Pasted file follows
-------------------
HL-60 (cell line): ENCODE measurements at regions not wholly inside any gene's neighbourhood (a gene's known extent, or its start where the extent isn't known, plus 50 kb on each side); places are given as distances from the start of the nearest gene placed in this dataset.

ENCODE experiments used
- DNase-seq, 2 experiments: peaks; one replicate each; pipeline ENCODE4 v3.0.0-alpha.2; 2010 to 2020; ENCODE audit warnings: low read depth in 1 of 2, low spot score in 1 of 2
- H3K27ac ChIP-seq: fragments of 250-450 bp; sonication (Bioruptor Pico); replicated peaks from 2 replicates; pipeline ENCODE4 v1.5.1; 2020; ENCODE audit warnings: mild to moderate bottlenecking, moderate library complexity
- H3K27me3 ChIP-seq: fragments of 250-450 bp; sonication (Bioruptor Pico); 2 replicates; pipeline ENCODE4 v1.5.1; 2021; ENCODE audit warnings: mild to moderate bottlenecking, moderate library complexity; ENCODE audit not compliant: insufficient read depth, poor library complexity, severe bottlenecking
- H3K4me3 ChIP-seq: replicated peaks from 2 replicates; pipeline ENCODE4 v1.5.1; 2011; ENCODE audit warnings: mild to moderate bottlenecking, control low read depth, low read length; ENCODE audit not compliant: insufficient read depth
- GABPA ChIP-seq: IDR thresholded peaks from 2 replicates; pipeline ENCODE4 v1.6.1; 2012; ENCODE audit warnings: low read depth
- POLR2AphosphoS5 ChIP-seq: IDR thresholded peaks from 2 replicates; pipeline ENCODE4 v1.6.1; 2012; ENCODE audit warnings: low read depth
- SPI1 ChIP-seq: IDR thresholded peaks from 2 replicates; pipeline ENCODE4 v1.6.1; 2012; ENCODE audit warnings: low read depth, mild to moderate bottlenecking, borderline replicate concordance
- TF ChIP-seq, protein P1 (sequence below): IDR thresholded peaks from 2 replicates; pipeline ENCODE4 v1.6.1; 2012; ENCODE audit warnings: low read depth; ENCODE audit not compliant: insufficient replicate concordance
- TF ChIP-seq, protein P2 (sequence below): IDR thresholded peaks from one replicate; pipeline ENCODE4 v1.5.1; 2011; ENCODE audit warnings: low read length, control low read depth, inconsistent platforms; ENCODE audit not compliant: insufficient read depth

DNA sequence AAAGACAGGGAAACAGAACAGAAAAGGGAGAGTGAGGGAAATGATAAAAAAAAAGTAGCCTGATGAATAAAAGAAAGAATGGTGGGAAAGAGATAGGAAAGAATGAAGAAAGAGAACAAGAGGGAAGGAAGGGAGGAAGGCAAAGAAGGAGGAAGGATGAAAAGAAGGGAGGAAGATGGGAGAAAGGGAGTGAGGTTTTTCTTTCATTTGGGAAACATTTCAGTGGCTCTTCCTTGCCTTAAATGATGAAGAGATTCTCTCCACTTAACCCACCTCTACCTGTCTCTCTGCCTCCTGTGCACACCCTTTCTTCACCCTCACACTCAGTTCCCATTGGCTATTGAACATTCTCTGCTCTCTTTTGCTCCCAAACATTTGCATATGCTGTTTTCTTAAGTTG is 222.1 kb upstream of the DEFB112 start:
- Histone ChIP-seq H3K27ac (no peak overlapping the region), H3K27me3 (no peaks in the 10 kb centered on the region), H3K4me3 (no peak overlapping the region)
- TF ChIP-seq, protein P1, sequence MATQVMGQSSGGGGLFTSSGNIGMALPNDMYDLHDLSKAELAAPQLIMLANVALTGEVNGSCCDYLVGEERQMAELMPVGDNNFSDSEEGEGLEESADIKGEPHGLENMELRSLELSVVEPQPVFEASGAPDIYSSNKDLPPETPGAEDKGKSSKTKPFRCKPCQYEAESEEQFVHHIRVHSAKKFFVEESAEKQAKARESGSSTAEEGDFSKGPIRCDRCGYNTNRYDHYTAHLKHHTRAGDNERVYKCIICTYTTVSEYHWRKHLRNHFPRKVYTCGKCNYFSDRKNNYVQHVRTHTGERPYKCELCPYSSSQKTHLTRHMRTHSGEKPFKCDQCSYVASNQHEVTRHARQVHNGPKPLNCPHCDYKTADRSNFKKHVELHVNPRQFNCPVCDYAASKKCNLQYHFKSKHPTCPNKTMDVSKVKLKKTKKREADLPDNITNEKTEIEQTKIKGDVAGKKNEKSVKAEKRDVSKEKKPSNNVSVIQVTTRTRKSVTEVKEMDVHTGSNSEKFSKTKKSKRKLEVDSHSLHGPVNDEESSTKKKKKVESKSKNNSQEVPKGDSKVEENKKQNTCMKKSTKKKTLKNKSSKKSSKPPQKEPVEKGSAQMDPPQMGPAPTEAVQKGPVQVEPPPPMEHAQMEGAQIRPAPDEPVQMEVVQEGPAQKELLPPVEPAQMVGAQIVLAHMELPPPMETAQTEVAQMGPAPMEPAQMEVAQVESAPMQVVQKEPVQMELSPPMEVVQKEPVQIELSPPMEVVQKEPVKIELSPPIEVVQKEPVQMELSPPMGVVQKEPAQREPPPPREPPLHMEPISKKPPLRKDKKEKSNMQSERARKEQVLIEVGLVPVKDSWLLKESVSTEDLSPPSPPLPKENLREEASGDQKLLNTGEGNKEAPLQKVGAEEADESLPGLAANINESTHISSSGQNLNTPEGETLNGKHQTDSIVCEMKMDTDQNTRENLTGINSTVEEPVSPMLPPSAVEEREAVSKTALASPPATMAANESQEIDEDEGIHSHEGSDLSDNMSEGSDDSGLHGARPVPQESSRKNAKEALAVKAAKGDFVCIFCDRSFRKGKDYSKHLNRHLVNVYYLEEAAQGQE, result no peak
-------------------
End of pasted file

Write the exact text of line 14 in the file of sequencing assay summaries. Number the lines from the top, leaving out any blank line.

- TF ChIP-seq, protein P1, sequence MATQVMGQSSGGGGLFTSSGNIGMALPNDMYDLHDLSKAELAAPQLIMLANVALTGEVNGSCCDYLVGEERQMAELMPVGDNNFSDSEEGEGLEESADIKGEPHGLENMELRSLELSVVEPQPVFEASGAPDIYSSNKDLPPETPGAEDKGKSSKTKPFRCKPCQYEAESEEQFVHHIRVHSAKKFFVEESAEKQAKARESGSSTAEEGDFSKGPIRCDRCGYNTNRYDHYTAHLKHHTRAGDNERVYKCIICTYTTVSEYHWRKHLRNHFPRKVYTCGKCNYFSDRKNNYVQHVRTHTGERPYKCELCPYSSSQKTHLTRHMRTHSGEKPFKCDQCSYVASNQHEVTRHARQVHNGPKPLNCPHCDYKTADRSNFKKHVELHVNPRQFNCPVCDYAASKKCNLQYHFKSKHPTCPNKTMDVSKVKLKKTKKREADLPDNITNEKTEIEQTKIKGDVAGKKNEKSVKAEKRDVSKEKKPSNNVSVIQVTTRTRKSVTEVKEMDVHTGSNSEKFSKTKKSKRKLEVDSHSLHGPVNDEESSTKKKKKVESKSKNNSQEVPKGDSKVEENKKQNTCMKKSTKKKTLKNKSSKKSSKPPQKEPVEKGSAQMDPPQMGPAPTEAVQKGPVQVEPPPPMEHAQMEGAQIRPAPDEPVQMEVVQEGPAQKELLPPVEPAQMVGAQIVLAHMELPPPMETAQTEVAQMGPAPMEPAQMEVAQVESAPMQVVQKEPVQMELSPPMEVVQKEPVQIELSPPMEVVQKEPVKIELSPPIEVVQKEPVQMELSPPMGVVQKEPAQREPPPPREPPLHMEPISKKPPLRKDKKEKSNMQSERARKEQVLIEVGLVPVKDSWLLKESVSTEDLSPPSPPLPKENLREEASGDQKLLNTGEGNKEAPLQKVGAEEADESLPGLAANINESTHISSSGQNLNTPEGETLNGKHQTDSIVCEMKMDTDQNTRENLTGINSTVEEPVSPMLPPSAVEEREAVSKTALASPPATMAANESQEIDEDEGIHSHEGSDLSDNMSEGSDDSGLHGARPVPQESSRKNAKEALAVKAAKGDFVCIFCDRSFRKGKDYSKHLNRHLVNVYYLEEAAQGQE, result no peak